Real sustainability isn’t only conservation, and leaving all natural places free of human influence. While true nature refuges are critically important, people also need to produce many goods from the land to support themselves. I felt that part of my responsibility was to continue to keep this land productive, to help provide for human needs as well as to be a wild and natural place. A question kept coming back to me: Was our farm, in this rocky and hilly Canadian forest, even capable of being productive enough to support my family and our needs? As I began to work through all of the possibilities, I considered how it was possible to compare them; Should we grow trees or corn? One way to answer these questions was to simply ask which one would yield the highest dollar returns. This is certainly the typical way that farmers make their land-use decisions. While we wished to make a few bucks, concerns of sustainability stayed at the fore, and our main incomes will always be off the farm. I then had an epiphany about our land use planning. It wasn’t the most original, but it is one that is key to land management, and I’ll share it with you: All farming and most sustainable land use is the farming of sunlight, capturing some of those rays and using the energy contained in them. One takes sunlight, and converts it into maple trees or wheat, chickens or deer. So my realization meant that the question that I was asking about providing for my family was really a question about energy. I started to come around to thinking about sustainable land use more broadly as being about energy; how much energy could we capture and use? What kinds of byproducts and waste would be created? Was a farm like ours capable of producing enough to support the energy-intensive modern lifestyle of my family? How much energy does it really take to support a family anyway?
At the same time as we were purchasing our property, we were also busy with starting to design a house that we would build on a hilltop overlooking the river. For years I had also been interested in architecture, particularly green building practices and energy efficiency, and so we decided to design a place that would be incredibly energy efficient from the ground up. We received an extra push for efficiency from the fact that our building site was so far from the nearest power lines that it would have cost a small fortune to run power to our new home. Solar photovoltaics were going to be the only reasonable way to provide electricity. Going with off-grid solar almost automatically puts one in an energy conservation mind-set, because for every extra light or computer you want to power, you need to pony up more cash upfront to install more panels and batteries. Energy of all kinds was going to be at a premium at this location, so we made decisions to reduce use and keep all appliances and mechanical systems efficient. To reduce heating needs, we took inspiration from several different green design movements to incorporate passive solar design and superinsulation to our home. All in all, we reduced by approximately 70% the amount of energy that we will need to use in this home compared to standard construction. In working with an architect and tradesmen of all kinds, I learned the ins and outs of energy flows around and through a home, and in many ways they really didn’t seem so different from the energy flows involved with land use.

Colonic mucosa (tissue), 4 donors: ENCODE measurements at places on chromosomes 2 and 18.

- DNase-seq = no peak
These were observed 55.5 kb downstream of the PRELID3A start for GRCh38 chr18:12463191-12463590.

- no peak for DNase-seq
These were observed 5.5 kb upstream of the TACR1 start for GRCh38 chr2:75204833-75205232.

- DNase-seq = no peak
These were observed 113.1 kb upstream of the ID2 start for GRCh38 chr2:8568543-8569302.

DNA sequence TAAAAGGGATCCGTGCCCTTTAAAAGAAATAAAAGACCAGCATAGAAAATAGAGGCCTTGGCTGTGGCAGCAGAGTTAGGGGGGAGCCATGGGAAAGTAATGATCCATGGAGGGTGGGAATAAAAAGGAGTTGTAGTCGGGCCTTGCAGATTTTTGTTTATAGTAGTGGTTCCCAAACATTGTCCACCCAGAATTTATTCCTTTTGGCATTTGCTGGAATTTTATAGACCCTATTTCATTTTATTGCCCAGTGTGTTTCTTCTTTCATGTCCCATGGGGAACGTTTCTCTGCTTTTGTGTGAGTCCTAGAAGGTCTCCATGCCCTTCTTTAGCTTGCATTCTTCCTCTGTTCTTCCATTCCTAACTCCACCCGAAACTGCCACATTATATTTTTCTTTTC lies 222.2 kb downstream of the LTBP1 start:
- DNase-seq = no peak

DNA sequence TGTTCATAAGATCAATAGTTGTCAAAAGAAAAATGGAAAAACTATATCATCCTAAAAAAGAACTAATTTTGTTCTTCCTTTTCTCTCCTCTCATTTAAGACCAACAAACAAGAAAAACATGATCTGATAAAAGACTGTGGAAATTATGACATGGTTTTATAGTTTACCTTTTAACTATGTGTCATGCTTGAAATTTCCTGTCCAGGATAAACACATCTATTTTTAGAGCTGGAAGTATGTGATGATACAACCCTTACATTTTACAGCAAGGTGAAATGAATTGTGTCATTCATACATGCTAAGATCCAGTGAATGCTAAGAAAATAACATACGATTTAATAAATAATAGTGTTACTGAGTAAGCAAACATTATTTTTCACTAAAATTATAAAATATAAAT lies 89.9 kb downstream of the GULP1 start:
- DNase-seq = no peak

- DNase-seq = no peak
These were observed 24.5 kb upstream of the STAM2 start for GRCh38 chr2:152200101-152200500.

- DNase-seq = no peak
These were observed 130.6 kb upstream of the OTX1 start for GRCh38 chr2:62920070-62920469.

While working on both land use planning and home design, I was consulting innumerable sources, on forestry, farming, energy, architecture, and more. As written, each of these sources was aimed primarily at specialists, the professionals who work in these fields. What wasn’t there, and that I yearned for, were some of the threads that tied all of these concepts and practices together. How did each of these fields relate to the human level, an individual, a family? Again, I could see that in each, a common theme of energy use was central to each of these endeavors. Sustainability and renewable energy are tightly intertwined, and I was learning enormous amounts about how these systems worked, and could see a place for sharing this knowledge with others. Much of this website is built on this inspiration and these insights, putting together the ideas and resources that I was searching for on our own path to a more sustainable lifestyle.